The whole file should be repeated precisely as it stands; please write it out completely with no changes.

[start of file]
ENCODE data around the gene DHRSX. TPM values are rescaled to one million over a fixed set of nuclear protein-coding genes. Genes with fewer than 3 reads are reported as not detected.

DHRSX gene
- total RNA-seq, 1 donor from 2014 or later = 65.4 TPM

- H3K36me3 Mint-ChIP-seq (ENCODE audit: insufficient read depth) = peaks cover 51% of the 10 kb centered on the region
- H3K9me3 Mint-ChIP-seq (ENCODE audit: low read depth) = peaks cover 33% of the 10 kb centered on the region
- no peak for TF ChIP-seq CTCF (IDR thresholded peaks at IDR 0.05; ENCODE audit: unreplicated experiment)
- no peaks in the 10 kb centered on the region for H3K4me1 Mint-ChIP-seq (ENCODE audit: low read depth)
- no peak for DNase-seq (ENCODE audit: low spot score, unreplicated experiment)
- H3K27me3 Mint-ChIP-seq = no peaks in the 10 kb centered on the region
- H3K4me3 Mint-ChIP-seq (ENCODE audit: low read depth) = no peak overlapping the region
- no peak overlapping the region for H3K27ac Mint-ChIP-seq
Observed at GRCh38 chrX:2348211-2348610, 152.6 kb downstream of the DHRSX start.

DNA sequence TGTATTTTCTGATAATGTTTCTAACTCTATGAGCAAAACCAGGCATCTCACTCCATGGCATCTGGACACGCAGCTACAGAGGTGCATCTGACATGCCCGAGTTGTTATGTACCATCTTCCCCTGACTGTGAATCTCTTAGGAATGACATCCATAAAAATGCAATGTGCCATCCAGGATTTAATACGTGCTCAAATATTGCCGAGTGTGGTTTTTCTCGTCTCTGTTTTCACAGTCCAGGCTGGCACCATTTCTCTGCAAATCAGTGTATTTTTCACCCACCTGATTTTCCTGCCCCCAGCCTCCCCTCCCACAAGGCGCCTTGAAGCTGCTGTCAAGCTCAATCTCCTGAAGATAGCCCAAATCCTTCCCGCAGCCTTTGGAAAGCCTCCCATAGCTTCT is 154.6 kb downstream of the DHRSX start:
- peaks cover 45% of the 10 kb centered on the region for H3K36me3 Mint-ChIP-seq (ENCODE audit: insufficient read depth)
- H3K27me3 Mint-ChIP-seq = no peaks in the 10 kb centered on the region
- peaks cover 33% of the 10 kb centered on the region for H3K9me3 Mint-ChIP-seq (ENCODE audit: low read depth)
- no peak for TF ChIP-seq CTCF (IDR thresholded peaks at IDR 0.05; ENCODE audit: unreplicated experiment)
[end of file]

ENCODE data around the gene DHRSX. TPM values are rescaled to one million over a fixed set of nuclear protein-coding genes. Genes with fewer than 3 reads are reported as not detected.

DHRSX gene
- total RNA-seq, 1 donor from 2014 or later = 65.4 TPM

- H3K36me3 Mint-ChIP-seq (ENCODE audit: insufficient read depth) = peaks cover 51% of the 10 kb centered on the region
- H3K9me3 Mint-ChIP-seq (ENCODE audit: low read depth) = peaks cover 33% of the 10 kb centered on the region
- no peak for TF ChIP-seq CTCF (IDR thresholded peaks at IDR 0.05; ENCODE audit: unreplicated experiment)
- no peaks in the 10 kb centered on the region for H3K4me1 Mint-ChIP-seq (ENCODE audit: low read depth)
- no peak for DNase-seq (ENCODE audit: low spot score, unreplicated experiment)
- H3K27me3 Mint-ChIP-seq = no peaks in the 10 kb centered on the region
- H3K4me3 Mint-ChIP-seq (ENCODE audit: low read depth) = no peak overlapping the region
- no peak overlapping the region for H3K27ac Mint-ChIP-seq
Observed at GRCh38 chrX:2348211-2348610, 152.6 kb downstream of the DHRSX start.

DNA sequence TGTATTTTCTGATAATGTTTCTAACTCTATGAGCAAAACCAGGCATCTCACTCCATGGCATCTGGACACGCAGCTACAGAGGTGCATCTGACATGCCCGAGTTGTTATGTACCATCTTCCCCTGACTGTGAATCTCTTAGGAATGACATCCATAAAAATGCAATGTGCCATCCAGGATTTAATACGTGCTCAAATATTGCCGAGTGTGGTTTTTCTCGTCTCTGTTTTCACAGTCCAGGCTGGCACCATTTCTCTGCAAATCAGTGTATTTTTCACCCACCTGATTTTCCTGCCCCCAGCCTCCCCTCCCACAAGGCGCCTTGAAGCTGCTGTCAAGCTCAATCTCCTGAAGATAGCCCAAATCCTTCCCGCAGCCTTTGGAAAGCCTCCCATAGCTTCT is 154.6 kb downstream of the DHRSX start:
- peaks cover 45% of the 10 kb centered on the region for H3K36me3 Mint-ChIP-seq (ENCODE audit: insufficient read depth)
- H3K27me3 Mint-ChIP-seq = no peaks in the 10 kb centered on the region
- peaks cover 33% of the 10 kb centered on the region for H3K9me3 Mint-ChIP-seq (ENCODE audit: low read depth)
- no peak for TF ChIP-seq CTCF (IDR thresholded peaks at IDR 0.05; ENCODE audit: unreplicated experiment)